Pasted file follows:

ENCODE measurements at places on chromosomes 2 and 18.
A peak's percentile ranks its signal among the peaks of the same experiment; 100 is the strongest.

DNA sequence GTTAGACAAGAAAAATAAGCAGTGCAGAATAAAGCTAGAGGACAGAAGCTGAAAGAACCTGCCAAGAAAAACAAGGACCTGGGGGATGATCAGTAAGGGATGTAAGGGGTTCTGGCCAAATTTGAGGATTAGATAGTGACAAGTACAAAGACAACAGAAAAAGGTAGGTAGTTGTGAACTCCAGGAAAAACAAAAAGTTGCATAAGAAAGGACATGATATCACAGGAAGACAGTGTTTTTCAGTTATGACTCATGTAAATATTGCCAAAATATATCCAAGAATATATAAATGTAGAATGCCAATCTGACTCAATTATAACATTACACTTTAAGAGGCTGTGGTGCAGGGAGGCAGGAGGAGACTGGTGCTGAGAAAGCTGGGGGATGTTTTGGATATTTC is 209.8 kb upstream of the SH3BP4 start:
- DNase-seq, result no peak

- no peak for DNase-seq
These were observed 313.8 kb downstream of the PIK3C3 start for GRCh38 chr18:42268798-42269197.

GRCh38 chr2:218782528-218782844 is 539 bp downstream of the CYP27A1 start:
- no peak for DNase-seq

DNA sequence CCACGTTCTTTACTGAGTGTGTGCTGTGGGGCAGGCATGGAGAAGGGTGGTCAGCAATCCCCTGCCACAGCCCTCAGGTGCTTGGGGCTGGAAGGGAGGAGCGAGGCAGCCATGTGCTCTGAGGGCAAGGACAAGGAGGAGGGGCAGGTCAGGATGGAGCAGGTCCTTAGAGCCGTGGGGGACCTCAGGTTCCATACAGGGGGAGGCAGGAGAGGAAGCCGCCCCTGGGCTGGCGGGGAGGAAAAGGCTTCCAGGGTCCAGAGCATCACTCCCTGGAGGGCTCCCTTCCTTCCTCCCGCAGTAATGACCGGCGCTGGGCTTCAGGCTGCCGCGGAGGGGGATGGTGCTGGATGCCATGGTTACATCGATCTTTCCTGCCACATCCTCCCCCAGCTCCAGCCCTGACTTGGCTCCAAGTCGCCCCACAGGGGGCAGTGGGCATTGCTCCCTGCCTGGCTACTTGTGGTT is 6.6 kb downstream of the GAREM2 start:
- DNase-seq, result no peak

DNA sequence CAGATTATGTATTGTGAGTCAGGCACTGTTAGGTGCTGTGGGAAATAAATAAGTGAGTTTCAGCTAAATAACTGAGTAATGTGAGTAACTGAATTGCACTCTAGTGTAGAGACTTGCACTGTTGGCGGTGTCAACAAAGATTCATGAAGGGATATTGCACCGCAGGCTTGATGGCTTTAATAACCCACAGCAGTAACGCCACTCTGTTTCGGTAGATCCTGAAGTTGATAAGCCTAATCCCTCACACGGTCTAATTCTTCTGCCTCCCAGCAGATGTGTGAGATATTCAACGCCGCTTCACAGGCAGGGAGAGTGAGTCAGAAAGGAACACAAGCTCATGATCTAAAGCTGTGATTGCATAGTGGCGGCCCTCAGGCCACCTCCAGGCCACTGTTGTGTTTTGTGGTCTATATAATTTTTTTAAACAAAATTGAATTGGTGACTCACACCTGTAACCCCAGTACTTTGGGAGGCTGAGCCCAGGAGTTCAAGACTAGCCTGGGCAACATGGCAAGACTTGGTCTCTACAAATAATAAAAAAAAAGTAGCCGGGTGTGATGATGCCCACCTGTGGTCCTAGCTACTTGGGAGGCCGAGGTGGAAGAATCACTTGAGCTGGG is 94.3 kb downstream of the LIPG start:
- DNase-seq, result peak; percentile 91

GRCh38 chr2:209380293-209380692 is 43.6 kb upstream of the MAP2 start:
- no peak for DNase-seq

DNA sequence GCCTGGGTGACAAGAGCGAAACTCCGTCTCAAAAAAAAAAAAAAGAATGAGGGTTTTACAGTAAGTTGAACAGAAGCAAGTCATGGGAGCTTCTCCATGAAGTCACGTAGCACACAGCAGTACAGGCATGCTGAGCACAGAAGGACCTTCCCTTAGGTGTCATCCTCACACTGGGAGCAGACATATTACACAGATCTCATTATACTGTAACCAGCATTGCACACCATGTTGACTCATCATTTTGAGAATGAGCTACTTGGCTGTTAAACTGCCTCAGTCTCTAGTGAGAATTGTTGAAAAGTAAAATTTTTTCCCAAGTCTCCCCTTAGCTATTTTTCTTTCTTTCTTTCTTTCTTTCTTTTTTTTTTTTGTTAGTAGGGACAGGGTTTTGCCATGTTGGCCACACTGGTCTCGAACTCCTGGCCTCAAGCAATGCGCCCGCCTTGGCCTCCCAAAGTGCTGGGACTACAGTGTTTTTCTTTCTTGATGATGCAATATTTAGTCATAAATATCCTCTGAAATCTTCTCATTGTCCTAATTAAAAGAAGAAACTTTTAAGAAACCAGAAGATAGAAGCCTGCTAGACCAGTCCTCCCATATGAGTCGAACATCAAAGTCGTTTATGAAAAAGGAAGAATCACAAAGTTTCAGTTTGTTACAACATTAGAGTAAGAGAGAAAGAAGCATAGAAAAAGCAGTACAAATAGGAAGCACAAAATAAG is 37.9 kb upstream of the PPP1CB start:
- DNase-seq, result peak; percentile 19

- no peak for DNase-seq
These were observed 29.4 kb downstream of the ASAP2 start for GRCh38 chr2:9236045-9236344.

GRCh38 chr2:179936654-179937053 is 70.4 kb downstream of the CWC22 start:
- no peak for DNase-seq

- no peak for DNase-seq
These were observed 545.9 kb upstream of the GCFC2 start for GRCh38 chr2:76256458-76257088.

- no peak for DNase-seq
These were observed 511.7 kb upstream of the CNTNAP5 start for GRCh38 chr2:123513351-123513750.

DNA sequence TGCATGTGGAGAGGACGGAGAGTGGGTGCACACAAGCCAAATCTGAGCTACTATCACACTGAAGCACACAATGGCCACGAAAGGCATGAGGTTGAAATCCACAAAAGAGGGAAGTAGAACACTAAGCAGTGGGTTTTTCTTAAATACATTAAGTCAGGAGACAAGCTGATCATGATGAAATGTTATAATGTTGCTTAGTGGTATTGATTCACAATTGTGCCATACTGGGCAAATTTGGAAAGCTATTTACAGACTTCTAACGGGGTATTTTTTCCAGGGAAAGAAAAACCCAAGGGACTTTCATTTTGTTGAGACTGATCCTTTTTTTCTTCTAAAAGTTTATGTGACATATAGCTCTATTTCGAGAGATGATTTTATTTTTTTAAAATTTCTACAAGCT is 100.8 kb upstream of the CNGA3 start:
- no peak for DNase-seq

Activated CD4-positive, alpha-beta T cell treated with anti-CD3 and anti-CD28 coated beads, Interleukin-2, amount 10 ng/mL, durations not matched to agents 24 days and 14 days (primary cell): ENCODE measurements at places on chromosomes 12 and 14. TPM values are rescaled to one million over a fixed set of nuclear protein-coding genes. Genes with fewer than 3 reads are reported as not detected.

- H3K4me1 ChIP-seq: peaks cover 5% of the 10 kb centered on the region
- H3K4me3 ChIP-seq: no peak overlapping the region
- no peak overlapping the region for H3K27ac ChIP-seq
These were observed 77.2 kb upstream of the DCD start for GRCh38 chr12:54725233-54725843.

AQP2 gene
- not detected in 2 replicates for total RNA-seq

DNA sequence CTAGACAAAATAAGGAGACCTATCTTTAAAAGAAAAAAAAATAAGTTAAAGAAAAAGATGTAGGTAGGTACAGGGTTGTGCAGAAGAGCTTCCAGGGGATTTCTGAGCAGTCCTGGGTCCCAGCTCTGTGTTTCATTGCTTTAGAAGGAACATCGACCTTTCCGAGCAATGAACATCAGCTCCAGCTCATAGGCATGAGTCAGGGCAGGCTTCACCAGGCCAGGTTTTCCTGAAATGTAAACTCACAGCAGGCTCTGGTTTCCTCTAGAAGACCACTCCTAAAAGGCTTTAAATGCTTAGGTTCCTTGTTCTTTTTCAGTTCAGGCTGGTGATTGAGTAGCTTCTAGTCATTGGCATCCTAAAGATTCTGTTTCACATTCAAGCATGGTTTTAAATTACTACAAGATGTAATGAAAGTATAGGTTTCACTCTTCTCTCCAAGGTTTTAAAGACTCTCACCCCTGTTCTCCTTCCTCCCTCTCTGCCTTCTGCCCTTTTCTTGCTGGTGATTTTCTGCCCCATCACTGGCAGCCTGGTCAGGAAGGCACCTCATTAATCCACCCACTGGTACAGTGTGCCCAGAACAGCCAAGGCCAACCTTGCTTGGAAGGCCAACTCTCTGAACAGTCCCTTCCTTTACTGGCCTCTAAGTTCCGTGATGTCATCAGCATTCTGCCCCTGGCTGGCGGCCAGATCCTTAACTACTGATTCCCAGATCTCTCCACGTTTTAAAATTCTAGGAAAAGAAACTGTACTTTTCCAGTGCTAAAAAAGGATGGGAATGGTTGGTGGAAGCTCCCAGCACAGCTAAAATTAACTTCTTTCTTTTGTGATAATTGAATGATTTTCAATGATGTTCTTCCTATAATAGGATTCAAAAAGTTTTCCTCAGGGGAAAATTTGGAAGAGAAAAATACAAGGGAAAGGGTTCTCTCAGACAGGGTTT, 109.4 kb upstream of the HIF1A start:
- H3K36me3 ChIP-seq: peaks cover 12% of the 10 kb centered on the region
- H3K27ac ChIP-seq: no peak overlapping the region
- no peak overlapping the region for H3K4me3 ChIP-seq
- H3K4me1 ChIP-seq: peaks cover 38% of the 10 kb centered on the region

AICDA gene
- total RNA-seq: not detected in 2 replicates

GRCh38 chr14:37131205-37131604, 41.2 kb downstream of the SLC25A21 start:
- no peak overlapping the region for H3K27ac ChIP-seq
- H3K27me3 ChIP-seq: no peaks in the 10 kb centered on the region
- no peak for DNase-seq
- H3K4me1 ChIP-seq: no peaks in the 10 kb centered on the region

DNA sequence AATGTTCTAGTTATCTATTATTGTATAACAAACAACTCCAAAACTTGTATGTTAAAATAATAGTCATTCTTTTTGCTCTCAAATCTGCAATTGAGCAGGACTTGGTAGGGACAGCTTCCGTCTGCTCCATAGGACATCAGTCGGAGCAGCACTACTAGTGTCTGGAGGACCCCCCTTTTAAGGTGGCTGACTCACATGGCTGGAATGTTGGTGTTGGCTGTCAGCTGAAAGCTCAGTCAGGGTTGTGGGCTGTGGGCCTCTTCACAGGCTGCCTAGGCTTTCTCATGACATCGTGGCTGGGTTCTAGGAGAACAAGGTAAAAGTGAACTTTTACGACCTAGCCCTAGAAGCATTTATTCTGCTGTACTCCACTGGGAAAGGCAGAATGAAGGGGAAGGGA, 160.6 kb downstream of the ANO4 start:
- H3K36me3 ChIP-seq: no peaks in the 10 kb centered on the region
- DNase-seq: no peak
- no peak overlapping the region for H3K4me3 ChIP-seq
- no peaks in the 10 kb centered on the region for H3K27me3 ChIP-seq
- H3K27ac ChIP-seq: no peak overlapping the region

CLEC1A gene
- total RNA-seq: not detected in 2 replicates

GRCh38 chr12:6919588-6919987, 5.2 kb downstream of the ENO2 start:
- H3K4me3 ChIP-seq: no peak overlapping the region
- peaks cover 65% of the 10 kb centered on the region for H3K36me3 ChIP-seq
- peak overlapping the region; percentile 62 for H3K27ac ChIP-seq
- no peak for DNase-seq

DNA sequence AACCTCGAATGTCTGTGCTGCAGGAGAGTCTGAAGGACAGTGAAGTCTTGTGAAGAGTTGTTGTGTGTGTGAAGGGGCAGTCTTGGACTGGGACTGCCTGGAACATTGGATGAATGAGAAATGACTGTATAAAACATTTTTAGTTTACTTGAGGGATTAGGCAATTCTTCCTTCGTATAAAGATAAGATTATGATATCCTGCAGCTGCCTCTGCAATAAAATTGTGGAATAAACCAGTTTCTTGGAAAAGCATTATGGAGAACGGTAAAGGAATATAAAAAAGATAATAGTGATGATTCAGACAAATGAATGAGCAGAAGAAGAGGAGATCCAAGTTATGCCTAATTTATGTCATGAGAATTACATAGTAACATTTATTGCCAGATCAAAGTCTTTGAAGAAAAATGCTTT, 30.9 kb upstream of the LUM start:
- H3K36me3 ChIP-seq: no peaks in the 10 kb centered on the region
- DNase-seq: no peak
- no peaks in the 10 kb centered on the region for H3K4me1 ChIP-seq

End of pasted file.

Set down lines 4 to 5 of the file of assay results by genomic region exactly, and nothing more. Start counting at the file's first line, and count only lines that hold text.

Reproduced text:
- DNase-seq, result no peak

- no peak for DNase-seq